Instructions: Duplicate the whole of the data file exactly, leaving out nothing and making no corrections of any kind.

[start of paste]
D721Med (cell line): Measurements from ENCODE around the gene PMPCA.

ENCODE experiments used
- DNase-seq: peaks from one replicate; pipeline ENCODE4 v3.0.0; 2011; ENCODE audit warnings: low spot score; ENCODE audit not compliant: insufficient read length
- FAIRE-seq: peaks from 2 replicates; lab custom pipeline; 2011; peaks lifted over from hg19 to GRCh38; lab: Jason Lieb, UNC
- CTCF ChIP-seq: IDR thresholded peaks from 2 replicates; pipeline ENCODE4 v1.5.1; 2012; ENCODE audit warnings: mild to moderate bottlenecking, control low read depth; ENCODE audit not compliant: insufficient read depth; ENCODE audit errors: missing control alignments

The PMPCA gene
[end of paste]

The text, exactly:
D721Med (cell line): Measurements from ENCODE around the gene PMPCA.

ENCODE experiments used
- DNase-seq: peaks from one replicate; pipeline ENCODE4 v3.0.0; 2011; ENCODE audit warnings: low spot score; ENCODE audit not compliant: insufficient read length
- FAIRE-seq: peaks from 2 replicates; lab custom pipeline; 2011; peaks lifted over from hg19 to GRCh38; lab: Jason Lieb, UNC
- CTCF ChIP-seq: IDR thresholded peaks from 2 replicates; pipeline ENCODE4 v1.5.1; 2012; ENCODE audit warnings: mild to moderate bottlenecking, control low read depth; ENCODE audit not compliant: insufficient read depth; ENCODE audit errors: missing control alignments

The PMPCA gene